Scheme to make privately rented homes safer across Gedling Borough may be extended

Following a consultation with residents and landlords, a decision on plans to extend the council’s Selective Licensing Scheme is expected to be made at the council’s Cabinet Meeting

More articles

Plans to extend a scheme to make privately rented homes safer for people to live across Gedling borough are due to be discussed by councillors next week.

Following a consultation with residents and landlords, a decision on plans to extend the council’s Selective Licensing Scheme, which makes it mandatory for landlords to hold a licence for each of their private rented properties, is expected to be made at the council’s Cabinet Meeting on July 6.

Tenants

In October 2018, a Selective Licensing Scheme was launched in Netherfield which saw over 400 private rented properties inspected by the council’s Environmental Health Officers. Of those inspected, 78% were identified as requiring remedial works to bring them up to the minimum legal safety standard and protect the health and safety of tenants. 40 properties inspected had imminent hazards in areas such as fire safety because of inadequate fire protection or detection, which all required immediate action to protect tenants. 

Following the pilot scheme in Netherfield, a consultation was held asking for views to extend the scheme to parts of Colwick, Carlton Hill, Daybrook and Newstead Village. The consultation received more than 200 responses and over 450 written comments which have been analysed and the feedback used to shape the council’s final proposals for the scheme.

Gedling Borough Council plans to work with landlords and residents to improve properties, but where necessary will use licensing conditions and enforcement powers to bring about improvements. 

Civic Centre Arnold
TALKS: An extension to the scheme will be discussed next week by the council during a meeting at the Civic Centre in Arnold
- Advertisement -

Selective Licensing can be applied in areas where there is deprivation, high levels of antisocial behaviour, high levels of crime, high levels of migration and poor housing conditions. The licensing will give the council’s Environmental Health Team powers to ensure properties are managed effectively and to do more when landlords are not taking steps to deal with issues relating to property standards. The income generated from the Selective Licensing Scheme is used to cover the costs of administering and staffing the scheme.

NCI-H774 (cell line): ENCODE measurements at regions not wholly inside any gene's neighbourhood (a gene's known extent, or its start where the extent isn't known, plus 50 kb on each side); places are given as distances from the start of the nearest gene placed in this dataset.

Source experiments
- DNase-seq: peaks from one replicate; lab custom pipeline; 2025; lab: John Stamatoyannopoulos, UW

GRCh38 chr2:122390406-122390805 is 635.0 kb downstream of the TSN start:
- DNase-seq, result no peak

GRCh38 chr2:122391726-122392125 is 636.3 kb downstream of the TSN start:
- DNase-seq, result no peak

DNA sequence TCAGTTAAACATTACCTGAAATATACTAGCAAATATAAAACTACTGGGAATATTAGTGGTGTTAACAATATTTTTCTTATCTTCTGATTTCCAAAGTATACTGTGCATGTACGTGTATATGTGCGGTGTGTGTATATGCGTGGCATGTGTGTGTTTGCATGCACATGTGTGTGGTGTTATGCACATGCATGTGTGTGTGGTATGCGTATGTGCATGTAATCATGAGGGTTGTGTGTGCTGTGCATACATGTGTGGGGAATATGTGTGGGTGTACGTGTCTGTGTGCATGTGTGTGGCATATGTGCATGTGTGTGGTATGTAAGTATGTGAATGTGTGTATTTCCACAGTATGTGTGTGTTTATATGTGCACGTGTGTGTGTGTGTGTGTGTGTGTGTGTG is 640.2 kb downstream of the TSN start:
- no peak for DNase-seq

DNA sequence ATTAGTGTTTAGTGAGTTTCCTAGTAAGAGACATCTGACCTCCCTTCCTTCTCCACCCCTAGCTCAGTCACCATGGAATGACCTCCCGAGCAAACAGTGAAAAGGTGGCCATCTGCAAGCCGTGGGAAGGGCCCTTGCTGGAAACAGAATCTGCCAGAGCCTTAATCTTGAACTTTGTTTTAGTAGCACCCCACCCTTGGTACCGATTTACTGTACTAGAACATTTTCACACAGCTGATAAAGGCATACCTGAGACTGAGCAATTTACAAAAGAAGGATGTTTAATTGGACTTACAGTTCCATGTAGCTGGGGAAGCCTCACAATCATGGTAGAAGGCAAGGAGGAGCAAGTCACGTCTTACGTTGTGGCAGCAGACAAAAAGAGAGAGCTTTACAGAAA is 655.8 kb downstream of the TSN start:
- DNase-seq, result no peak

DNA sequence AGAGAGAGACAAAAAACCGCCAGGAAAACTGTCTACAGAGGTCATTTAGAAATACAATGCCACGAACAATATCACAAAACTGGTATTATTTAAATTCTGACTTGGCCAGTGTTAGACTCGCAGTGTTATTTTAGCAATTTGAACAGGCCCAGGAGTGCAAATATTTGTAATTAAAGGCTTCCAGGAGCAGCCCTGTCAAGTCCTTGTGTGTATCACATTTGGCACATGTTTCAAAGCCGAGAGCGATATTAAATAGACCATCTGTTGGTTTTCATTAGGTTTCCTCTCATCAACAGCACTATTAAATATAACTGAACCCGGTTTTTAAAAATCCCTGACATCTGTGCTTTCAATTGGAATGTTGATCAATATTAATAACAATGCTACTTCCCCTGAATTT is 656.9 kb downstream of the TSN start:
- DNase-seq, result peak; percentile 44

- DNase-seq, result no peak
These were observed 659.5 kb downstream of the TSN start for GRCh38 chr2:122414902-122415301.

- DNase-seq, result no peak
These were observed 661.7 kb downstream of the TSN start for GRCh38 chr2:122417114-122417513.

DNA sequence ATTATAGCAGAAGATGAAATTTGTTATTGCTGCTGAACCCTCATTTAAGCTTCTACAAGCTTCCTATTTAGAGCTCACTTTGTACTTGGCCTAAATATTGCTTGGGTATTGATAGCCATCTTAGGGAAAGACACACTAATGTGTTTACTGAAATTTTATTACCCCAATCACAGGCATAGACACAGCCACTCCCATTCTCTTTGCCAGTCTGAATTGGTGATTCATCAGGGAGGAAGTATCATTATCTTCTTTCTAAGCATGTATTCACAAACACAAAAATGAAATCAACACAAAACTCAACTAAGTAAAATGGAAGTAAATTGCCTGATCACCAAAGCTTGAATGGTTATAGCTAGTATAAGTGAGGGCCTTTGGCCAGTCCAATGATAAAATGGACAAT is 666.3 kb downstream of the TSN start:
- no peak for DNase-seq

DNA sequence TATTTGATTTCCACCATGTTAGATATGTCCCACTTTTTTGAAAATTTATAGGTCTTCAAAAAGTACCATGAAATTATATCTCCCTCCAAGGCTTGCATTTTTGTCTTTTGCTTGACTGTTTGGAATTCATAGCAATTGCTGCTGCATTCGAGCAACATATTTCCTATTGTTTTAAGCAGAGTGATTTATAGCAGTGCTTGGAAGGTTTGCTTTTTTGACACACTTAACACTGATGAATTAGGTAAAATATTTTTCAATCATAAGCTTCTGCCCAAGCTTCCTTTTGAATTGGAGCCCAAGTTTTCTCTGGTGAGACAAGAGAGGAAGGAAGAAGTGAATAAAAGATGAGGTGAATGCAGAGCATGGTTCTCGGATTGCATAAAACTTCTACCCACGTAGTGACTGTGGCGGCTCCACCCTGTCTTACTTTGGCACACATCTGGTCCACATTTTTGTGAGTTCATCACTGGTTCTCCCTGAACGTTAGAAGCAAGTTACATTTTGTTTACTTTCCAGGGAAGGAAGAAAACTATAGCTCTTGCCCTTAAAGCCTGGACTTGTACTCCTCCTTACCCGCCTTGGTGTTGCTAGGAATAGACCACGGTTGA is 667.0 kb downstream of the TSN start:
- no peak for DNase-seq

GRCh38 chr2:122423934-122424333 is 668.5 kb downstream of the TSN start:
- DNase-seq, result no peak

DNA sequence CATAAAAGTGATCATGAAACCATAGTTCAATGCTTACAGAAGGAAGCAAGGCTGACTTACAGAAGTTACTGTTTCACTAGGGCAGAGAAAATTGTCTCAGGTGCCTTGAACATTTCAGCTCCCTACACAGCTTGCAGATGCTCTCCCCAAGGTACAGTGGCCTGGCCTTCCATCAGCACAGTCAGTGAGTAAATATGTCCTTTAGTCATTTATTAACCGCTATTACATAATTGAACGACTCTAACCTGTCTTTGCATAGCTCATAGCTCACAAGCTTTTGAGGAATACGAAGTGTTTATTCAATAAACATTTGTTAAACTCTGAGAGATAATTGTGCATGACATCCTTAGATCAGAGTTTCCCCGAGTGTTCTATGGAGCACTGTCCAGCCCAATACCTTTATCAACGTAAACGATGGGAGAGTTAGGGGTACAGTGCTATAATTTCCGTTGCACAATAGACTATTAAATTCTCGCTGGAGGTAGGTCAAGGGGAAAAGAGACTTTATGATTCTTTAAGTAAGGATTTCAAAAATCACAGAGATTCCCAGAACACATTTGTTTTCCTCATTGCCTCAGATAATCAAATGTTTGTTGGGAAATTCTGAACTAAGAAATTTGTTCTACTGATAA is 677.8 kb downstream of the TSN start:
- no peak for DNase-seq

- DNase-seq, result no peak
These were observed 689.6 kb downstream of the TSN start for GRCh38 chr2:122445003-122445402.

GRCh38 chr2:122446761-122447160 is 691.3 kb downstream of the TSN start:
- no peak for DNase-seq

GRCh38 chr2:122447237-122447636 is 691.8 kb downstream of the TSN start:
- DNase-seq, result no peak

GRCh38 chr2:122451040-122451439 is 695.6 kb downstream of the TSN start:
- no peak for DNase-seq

Leader of Gedling Borough Council, Councillor John Clarke MBE said: “One of our main priorities is to improve the health and wellbeing of our residents and reduce health inequalities. An important part of that is to ensure our resident’s homes are safe and suitable.

“Our pilot scheme in Netherfield found that 78% of privately rented properties needed work carrying out to them to bring them up to a safe and legal standard for residents to live in. As a direct result of Selective Licensing we’ve been able to work with landlords to make the necessary improvements to their properties to help improve the lives and safety of their tenants.

“By extending this scheme to other parts of the borough we’ll be able to monitor privately rented properties closer and be able to do more to step in to help even more residents and landlords if needed.”

  • Don’t miss another story! Get Gedling Eye’s news delivered straight to your inbox. Sign up to our weekly newsletter here

LEAVE A REPLY

Please enter your comment!
Please enter your name here

This site uses Akismet to reduce spam. Learn how your comment data is processed.

- Advertisement -

Don't Miss